In some cases, e.g., if the status indication discussed above indicates that a traverse path of a packet has a security risk, a user interface can be outputted on the electronic device to enable the user to modify a routing table. A routing table can include one or more routing configuration settings that configure how a packet travels over a network. In some cases, a routing table can be configured for the electronic device. Alternatively or in combination, an application-specific routing table can be configured for one or more applications on the electronic device. A user can modify the routing table to avoid a node that has a security risk.

Some of the subject matter and operations described in this disclosure can be implemented in digital electronic circuitry, or in computer software, firmware, or hardware, including the structures described in this disclosure and their structural equivalents, or in combinations of one or more of them. Some of the subject matter described in this disclosure can be implemented as one or more computer programs, i.e., one or more modules of computer program instructions, encoded on a computer storage medium for execution by, or to control the operation of, data-processing apparatus. Alternatively or in addition, the program instructions can be encoded on an artificially generated propagated signal, for example, a machine-generated electrical, optical, or electromagnetic signal that is generated to encode information for transmission to suitable receiver apparatus for execution by a data processing apparatus. The computer-storage medium can be a machine-readable storage device, a machine-readable storage substrate, a random or serial access memory device, or a combination of computer-storage mediums.

The terms “data-processing apparatus,” “computer,” or “electronic computer device” encompass all kinds of apparatus, devices, and machines for processing data, including, by way of example, a programmable processor, a computer, a system on a chip, or multiple ones, or combinations of the foregoing. The apparatus can include special purpose logic circuitry, e.g., an FPGA (field programmable gate array) or an ASIC (application specific integrated circuit). In some implementations, the data processing apparatus or special purpose logic circuitry (or a combination of the data processing apparatus or special purpose logic circuitry) may be hardware- or software-based (or a combination of both hardware- and software-based). The apparatus can optionally include code that creates an execution environment for computer programs, for example, code that constitutes processor firmware, a protocol stack, a database management system, an operating system, or a combination of execution environments. The present disclosure contemplates the use of data processing apparatuses with or without conventional operating systems, for example LINUX, UNIX, WINDOWS, MAC OS, ANDROID, IOS, or any other suitable, conventional operating system.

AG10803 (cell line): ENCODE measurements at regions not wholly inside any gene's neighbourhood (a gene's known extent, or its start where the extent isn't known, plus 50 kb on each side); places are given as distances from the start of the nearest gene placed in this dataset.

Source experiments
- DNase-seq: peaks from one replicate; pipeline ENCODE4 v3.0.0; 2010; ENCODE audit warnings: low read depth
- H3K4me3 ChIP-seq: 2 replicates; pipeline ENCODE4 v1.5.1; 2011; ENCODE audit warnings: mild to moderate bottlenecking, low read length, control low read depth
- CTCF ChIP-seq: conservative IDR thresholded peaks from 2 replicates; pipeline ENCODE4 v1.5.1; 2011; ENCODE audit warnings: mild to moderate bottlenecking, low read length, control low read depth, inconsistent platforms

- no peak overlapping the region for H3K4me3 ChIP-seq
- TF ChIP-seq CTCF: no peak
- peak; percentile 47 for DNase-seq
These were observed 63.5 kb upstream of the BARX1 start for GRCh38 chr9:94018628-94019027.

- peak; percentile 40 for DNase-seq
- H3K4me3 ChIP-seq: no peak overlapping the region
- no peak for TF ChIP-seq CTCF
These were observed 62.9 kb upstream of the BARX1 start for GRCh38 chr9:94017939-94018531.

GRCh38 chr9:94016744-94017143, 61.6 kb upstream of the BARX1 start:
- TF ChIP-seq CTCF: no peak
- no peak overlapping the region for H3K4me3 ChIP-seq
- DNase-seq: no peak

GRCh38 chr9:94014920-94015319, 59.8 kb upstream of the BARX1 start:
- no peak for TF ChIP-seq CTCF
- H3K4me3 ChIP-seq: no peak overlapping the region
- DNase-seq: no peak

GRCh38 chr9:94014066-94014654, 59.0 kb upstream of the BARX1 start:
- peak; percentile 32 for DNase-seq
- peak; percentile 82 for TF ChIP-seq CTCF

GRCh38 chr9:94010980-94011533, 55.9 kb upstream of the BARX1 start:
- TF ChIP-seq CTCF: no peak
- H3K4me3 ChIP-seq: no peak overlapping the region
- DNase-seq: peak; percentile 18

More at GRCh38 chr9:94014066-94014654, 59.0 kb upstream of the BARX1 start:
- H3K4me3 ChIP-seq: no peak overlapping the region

A computer program, which may also be referred to or described as a program, software, a software application, a module, a software module, a script, or code, can be written in any form of programming language, including compiled or interpreted languages, or declarative or procedural languages, and it can be deployed in any form, including as a stand-alone program or as a module, component, subroutine, or other unit suitable for use in a computing environment. A computer program may, but need not, correspond to a file in a file system. A program can be stored in a portion of a file that holds other programs or data, for example, one or more scripts stored in a markup language document, in a single file dedicated to the program in question, or in multiple coordinated files, for example, files that store one or more modules, sub-programs, or portions of code. A computer program can be deployed to be executed on one computer or on multiple computers that are located at one site, or distributed across multiple sites and interconnected by a communication network. While portions of the programs illustrated in the various figures are shown as individual modules that implement the various features and functionality through various objects, methods, or other processes, the programs may instead include a number of sub-modules, third-party services, components, libraries, and such, as appropriate. Conversely, the features and functionality of various components can be combined into single components, as appropriate.